think, that there is a profound mystery and magic even in what
Shakespeare is doing, which makes theories of philosophical or Kantean
reality, utterly otiose and totally unhelpful in describing what is
going on in a Shakespeare play.     Indeed we can turn the whole thing
on its head and say that so powerful is the sense of illusion in
Shakespeare that it appears more real than what we take to be reality in
the everyday world, ie.  a fairy queen falling in love with an ass is
impossible from every angle, and yet more real to us and powerful than
cars, cities, etc.    It is a bit like the quote from Gibbon, when I
think paraphrasing Virgil, he says, 'but the spirit sends visions which
are false in the cold light of the morning'. Meaning that if dreams are
false in the morning, which we would all accept I think, then logically
they must be true when we are asleep or during the night.   It is
precisely this sort of word play that Wittgenstein had in mind when he
thought about art and Shakespeare, and it strikes us as true in some
indefinable and intuitive sense that traditional philosophy and logic
can make no sense of.

Wittgenstein gives an example of hikers who are lost on a mountain and
triumphantly declare, we are here!  but here doesn't mean anything,
because they don't know where they are, and therefore the statement
seems to have no meaning, because it does not relate to anything.

Shakespeare's language and plays, I think would yield up more of their
secrets if we abandoned the mirror of nature theory and looked more in
terms of them being transparent acts that we do not observe as an
audience but are intimately connected with and which are recreated
continually anew.

Keith Hopkins
London.  18/7/03

[4]-------------------------------------------------------------
From:           Clifford Stetner <
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Date:           Saturday, 19 Jul 2003 10:13:02 -0400
Subject: 14.1467 Re: Deconstruction
Comment:        Re: SHK 14.1467 Re: Deconstruction

>What Derrida
>does say is that the structure of our experience of the world and the
>structure of the linguistic sign share certain essential
>characteristics, notably repeatability across time. (Wittgenstein makes
>the same point about language when he says that a word is not for use on
>only one occasion.) Such repeatability involves difference (because each
>occasion of repetition is different from the previous one) and deferral
>(because such repetition does not end in a final product or stasis).
>This structural similarity does not mean that words and things or words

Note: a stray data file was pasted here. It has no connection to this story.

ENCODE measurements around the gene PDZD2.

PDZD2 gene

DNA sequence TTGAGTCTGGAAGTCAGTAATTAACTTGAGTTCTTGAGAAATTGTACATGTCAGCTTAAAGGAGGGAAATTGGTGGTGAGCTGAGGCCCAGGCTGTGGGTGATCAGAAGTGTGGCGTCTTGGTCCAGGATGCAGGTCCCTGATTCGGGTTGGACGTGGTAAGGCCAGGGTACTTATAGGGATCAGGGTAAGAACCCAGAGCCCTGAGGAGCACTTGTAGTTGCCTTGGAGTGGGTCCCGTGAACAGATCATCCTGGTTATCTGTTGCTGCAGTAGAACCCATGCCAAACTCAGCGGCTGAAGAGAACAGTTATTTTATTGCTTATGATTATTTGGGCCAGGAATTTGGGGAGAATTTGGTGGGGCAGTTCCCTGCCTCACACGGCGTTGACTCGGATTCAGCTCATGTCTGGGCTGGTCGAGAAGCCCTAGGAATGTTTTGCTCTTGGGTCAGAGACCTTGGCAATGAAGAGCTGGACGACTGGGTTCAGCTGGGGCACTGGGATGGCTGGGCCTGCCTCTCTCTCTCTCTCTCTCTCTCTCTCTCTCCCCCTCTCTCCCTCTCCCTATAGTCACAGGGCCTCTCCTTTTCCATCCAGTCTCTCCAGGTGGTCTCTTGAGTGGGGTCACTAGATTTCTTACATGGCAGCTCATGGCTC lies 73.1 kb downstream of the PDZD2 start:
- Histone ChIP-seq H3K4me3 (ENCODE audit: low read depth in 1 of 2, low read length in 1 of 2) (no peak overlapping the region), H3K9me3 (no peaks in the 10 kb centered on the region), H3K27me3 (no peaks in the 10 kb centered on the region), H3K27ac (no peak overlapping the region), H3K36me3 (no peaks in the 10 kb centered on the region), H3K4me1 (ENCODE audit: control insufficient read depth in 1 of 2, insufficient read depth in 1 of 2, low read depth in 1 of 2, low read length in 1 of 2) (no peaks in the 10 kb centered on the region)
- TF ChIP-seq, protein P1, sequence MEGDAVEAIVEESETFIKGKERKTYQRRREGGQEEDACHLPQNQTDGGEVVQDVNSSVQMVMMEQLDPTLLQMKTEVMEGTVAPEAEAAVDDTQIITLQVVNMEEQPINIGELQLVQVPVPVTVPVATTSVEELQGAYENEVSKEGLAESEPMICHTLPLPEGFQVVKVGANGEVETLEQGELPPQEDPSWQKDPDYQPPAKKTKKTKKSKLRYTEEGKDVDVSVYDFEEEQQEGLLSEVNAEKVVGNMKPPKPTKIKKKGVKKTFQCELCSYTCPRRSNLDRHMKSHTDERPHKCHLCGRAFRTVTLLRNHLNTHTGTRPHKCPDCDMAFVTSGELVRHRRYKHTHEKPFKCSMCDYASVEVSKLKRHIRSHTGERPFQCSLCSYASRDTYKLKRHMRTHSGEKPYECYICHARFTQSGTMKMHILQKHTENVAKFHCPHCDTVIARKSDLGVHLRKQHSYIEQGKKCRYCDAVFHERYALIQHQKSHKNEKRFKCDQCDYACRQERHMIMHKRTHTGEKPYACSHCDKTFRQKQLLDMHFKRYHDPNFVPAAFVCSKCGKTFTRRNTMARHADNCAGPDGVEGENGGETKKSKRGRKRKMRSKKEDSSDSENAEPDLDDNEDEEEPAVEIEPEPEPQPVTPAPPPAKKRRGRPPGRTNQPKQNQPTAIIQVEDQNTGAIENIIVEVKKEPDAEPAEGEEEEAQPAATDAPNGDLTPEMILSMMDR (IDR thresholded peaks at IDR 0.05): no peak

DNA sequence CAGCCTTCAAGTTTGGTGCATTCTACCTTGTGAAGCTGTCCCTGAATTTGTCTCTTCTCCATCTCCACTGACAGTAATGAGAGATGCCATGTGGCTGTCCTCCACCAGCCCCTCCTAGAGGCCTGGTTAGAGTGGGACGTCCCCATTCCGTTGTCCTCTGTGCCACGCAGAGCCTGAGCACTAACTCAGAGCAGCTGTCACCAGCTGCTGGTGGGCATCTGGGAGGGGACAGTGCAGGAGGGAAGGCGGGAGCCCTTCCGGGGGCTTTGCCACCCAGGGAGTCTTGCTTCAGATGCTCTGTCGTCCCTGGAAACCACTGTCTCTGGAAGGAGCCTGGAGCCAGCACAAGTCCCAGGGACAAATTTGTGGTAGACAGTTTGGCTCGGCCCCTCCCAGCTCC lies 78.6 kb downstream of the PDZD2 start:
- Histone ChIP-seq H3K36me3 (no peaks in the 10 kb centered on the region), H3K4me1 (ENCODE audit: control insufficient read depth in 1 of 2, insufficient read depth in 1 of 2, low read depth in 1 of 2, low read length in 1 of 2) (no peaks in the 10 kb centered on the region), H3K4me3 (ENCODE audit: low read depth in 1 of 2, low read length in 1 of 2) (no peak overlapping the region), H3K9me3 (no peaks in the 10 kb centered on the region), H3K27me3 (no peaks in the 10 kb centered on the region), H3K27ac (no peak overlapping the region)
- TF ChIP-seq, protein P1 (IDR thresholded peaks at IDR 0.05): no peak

>and experience are the same things, or that the one can be reduced to
>the other.  What it does mean is that we cannot take an empiricist
>stance on either words or things: words do not simply reflect things;
>nor does the world simply impress itself upon the mind.  In that sense,
>then, there is no *Empiricist* reality.
>
>David Schalkwyk

My problem with Derrida's position against Husserl is that it seems to
limit phenomenology to the individual consciousness. This creates a
false dichotomy of terms that excludes any aspect of "collective
experience." While deconstruction acknowledges langue as a structure
external and prior to the individual, experience is described always as
internal and solipsistic. The audience of a play, however, is, on the
one hand, a  number of individuals each experiencing the performance in
a private and unique form, but on the other, it is a collectivity who
participate in a collective response. The audiences of Greek tragedy, I
read somewhere, fell to weeping and wailing spontaneously and
simultaneously, and we have all witnessed people, whether in a riot or a
football game, being "caught up in the excitement of the moment." It's
possible to question the ontology of solipsistic experience as
Wittgenstein did, but not of "mass hysteria," "popular delusions,"
"states of panic." Such collective responses reify a collective
experience which may participate in Derridean differance (iterability
and syntax), but, unlike language, is not defined by it.  A single note
is not music apart from its syntactical variation from the notes that
precede and follow, but a riot is a riot regardless of the prior
experience of the separate individuals who comprise it. Only after the
fact can language call it lawlessness or rebellion.

Clifford Stetner
CUNY